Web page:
Free Press v. Fair Trial: Supreme Court Decisions since 1807

By Douglas S. Campbell | Go to book overview

PREFACE

Few areas of law have attracted as much attention, confusion, and probably disdain as the problems arising from the conflict between a free press and a fair trial. These problems are as old as the press itself, and, for the past two centuries, Americans have sought their own constitutionally acceptable solutions. This book seeks to help non-lawyers understand the primary issues of this conflict by taking an historical look at the attempts of the United States Supreme Court to reconcile the protections of two, sometimes incompatible amendments found in the Bill of Rights: the First and Sixth Amendments.

Starting with Burr v. United States ( 1807), the historical survey highlights the thirty major United States Supreme Court cases devoted primarily to this conflict and presents often-cited influential quotations from 70 supporting cases. Four areas of relevant information are presented for each major case. First is the legal background. Examined in this section are the issues that constitute the legal context of the case. Among the items covered are relevant state and federal statutes, important lower court decisions and other germane decisions by the Court, rules and regulations promulgated by the American Bar Association, and opinions and evaluations from eminent jurists and prominent scholars.

The circumstances surrounding the events giving rise to the case represent the second area of relevant information. This section is particularly helpful to a researcher because the Court is extremely reluctant to divulge factual information about persons and events involved in any given case. Often the Court will leave out first names, geographical locations, or details essential to understanding the actions taken by a defendant who, as a result of such actions, faced criminal charges. Nowhere in Estes v. Texas ( 1965), for example, does the Court reveal that Estes was selling nonexistent liquid fertilizer tanks.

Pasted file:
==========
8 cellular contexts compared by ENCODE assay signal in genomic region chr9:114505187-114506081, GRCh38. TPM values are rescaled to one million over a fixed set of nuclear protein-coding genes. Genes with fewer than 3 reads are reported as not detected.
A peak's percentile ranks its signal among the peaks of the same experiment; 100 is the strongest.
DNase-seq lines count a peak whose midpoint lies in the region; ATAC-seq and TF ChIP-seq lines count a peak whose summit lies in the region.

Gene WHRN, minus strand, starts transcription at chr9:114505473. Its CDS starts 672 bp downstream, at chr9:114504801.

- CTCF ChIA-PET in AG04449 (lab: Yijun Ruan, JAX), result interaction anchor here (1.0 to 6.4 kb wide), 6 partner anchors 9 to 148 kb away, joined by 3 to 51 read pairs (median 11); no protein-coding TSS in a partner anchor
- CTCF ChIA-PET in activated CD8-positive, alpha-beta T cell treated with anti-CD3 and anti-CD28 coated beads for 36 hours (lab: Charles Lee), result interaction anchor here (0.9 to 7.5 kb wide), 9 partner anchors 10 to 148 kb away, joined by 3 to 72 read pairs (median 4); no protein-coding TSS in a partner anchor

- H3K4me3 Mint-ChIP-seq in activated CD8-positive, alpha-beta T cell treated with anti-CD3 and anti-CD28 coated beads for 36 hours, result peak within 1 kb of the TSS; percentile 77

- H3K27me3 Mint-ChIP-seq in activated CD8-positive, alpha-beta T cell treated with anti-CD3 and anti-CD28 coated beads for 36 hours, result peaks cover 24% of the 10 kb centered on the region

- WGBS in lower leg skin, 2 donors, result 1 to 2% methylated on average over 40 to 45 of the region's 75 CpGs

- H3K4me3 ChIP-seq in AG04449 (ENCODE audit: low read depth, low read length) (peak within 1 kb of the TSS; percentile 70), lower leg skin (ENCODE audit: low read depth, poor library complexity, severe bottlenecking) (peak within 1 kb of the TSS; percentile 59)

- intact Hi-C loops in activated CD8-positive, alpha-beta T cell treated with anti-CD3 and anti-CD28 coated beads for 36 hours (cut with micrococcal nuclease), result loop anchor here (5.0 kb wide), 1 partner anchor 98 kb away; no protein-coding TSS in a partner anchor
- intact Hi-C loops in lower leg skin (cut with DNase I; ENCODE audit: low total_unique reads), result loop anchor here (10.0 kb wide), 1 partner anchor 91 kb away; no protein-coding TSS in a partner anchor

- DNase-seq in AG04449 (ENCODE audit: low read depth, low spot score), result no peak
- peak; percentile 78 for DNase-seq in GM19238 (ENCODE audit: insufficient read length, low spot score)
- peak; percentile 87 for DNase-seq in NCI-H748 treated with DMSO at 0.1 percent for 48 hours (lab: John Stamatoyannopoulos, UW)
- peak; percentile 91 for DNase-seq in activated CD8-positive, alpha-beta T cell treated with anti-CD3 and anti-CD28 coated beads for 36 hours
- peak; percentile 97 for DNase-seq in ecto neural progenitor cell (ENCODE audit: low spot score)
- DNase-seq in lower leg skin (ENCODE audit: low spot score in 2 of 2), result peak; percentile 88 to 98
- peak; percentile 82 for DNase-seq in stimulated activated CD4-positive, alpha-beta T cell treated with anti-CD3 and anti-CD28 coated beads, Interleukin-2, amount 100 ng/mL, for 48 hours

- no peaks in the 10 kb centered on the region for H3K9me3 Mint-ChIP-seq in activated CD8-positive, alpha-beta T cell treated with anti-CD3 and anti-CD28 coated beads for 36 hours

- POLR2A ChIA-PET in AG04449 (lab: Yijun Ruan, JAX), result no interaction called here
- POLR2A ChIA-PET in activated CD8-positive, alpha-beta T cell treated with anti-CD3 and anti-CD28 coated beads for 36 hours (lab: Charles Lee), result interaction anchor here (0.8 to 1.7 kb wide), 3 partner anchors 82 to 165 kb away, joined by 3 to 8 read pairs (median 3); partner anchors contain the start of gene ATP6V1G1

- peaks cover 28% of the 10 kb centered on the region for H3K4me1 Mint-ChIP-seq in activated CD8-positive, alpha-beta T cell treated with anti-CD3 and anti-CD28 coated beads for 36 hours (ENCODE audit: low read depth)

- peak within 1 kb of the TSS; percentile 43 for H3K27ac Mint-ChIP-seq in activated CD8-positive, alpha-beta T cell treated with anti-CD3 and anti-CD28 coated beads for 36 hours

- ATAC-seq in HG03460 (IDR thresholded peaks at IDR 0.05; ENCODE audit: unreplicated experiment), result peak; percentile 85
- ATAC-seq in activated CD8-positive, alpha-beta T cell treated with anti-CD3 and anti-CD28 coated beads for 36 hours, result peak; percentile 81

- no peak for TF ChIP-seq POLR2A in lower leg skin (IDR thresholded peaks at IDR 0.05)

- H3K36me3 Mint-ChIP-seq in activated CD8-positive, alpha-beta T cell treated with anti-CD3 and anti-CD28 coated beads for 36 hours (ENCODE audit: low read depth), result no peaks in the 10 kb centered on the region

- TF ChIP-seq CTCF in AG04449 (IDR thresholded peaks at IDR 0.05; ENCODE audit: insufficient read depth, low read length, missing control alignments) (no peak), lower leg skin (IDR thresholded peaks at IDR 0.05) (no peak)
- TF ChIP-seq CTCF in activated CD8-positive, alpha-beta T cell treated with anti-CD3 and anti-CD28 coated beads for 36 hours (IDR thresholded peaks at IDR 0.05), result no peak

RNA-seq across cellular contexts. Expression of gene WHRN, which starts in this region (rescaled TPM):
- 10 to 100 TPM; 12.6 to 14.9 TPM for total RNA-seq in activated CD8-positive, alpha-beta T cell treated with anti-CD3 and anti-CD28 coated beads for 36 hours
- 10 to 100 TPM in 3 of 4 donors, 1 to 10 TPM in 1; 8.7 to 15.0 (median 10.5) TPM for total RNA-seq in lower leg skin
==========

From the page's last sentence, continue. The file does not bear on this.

The third section presents detailed summaries of the cases. Majority, plurality, concurring, and dissenting opinions are summarized using, wherever efficacious, direct quotations. An analysis of the significance of a case forms

-vii-

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Free Press v. Fair Trial: Supreme Court Decisions since 1807
Table of contents

Table of contents

  • Title Page iii
  • Contents v
  • Preface vii
  • Introduction 1
  • Burr V. U.S. 7
  • Reid V. U.S. 19
  • Reynolds V. U.S. 23
  • Hopt V. Utah 31
  • Spies V. Illinois 36
  • Simmons V. U.S. 46
  • Mattox V. U.S. 50
  • Thiede V. Utah 55
  • Holt V. U.S. 60
  • Stroud V. U.S. 65
  • Shepherd V. Florida 70
  • Stroble V. California 77
  • U.S. Ex Rel. Darcy V. Handy 85
  • Marshall V. United States 91
  • Irvin V. Dowd 95
  • Beck V. Washington 101
  • Rideau V. Louisiana 110
  • Estes V. Texas 114
  • Sheppard V. Maxwell 125
  • Murphy V. Florida 133
  • Nebraska Press Association V. Stuart 139
  • Gannett V. Depasquale 149
  • Richmond Newspapers, Inc. V. Virginia 160
  • Chandler V. Florida 167
  • Globe Newspaper Co. V. Superior Court 172
  • Press-Enterprise Co. V. Superior Court 180
  • Waller V. Georgia 186
  • Patton V. Yount 191
  • Press-Enterprise Co. V. Superior Court 198
  • Mu'Min V. Virginia 203
  • Appendix A - ALPHABETICAL LIST OF PRIMARY U.S. SUPREME COURT CASES RELATED TO FREE PRESS-FAIR TRIAL CONFLICT 215
  • Appendix B - SUPPORTING CASES 218
  • Bibliography 239
  • Index 245
  • About the Author *
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